AC775

CONTRARIAN FANBOY: There’s More To Life Than GRITTINESS.


Man of Steel Symbol Banner CONTRARIAN FANBOY: Theres More To Life Than GRITTINESS.

One of the more telling responses to my Man of Steel review (quick recap: Man of Steel was an overlong, pointless, boring, emotionless, loud bore, despite how good all of the cast were) was that a movie like Richard Donner’s Superman would not work now. Audiences now are more savvy and more used to grittier, realer kinds of film. I can see how someone would think that, especially if they weren’t around when the Donner’s Superman came out. But that doesn’t mean it is true that it wouldn’t work.

When Superman came out, it was toward the end of a decade in which cinema in general became darker and more violent. This makes sense, in a way. The seventies were not a particularly great time. The world was still living under the threat of a nuclear cold war. The news showed American cities as dens of poverty, rugs, and violence. The Middle East, oil supplies were threatened. Things were, basically, shitty, almost in exactly the same ways that they’re shitty now. Audiences needed to deal with that, just like they need to now.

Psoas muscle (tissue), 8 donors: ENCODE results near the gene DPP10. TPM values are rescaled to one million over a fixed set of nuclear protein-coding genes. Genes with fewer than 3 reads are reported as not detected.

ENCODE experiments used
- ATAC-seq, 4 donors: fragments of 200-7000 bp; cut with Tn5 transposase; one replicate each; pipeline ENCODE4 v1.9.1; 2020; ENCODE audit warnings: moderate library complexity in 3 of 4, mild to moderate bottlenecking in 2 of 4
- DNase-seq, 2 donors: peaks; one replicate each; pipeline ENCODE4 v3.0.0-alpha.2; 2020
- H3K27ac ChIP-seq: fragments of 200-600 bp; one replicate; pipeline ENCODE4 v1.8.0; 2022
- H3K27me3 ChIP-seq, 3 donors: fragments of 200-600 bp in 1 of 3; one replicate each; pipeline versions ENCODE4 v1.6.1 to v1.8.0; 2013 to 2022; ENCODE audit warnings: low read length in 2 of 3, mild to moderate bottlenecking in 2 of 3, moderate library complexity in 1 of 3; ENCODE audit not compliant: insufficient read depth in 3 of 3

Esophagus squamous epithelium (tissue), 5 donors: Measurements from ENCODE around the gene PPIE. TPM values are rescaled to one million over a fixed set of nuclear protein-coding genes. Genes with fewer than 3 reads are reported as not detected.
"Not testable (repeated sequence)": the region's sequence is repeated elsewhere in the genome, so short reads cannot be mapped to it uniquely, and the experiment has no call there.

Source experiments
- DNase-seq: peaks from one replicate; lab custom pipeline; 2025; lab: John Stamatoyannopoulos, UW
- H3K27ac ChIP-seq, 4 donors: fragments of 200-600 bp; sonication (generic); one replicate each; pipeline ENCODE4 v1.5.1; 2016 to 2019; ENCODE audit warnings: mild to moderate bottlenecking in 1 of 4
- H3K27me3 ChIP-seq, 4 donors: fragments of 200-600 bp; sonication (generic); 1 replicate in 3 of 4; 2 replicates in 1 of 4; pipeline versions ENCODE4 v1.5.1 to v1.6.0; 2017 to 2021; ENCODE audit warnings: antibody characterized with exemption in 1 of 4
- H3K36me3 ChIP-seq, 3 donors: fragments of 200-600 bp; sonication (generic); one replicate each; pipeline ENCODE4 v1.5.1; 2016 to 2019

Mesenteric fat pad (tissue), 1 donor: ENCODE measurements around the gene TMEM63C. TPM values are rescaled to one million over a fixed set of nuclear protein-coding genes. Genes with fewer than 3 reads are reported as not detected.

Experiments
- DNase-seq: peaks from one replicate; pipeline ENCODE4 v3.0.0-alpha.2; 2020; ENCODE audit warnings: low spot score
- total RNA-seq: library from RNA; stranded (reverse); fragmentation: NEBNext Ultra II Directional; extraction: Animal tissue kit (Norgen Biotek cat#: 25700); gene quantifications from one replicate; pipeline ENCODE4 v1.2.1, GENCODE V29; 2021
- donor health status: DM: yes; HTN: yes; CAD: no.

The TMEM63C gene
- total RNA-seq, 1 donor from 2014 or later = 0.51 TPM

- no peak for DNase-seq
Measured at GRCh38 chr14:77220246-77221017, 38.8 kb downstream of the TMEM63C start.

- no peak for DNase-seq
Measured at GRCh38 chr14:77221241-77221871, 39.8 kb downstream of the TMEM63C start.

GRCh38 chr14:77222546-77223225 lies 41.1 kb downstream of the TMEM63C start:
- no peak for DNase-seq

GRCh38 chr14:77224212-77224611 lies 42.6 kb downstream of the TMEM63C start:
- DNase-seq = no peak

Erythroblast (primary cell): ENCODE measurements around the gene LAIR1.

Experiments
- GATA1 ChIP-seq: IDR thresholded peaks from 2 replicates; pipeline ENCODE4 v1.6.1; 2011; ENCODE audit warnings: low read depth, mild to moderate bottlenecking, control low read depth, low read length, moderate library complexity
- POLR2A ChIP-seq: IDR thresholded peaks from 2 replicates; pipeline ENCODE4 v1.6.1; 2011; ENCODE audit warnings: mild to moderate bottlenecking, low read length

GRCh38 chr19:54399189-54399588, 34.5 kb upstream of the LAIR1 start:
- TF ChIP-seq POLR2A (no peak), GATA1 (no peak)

The famous film scholar Robin Wood once claimed that films, like dreams, are one way that people deal with things that are too difficult to deal with. It makes sense, then, that when things get bad horror films and violent films get more popular. People need to work out their feelings in safe ways, and no way is safer than on screen. You can see this happening in the 1970s, and right now, as audiences took to the theaters to deal with their fears by watching horror films, schlock and grindhouse movies, and crime flicks.

 CONTRARIAN FANBOY: Theres More To Life Than GRITTINESS.But audiences don’t just look to violent films to deal with their anxieties, just like people don’t just deal with their unconscious fears through nightmares. People also look to their dreams.

So, it makes sense that an optimistic Superman would not only be released, but would thrive in that climate. An optimistic, inspirational Superman story worked because people needed inspiration and optimism just as much as they needed catharsis.

So, the idea that such a movie wouldn’t work now is, frankly, as silly as saying that it wouldn’t have worked then.